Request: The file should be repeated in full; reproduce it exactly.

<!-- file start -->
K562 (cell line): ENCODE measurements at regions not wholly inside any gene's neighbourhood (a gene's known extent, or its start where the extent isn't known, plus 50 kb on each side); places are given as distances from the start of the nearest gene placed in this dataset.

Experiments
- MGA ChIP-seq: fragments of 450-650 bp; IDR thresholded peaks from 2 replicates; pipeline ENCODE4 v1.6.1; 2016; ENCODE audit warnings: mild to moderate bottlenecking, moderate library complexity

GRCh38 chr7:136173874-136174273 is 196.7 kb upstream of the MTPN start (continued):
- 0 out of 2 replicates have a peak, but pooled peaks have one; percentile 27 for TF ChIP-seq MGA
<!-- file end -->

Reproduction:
K562 (cell line): ENCODE measurements at regions not wholly inside any gene's neighbourhood (a gene's known extent, or its start where the extent isn't known, plus 50 kb on each side); places are given as distances from the start of the nearest gene placed in this dataset.

Experiments
- MGA ChIP-seq: fragments of 450-650 bp; IDR thresholded peaks from 2 replicates; pipeline ENCODE4 v1.6.1; 2016; ENCODE audit warnings: mild to moderate bottlenecking, moderate library complexity

GRCh38 chr7:136173874-136174273 is 196.7 kb upstream of the MTPN start (continued):
- 0 out of 2 replicates have a peak, but pooled peaks have one; percentile 27 for TF ChIP-seq MGA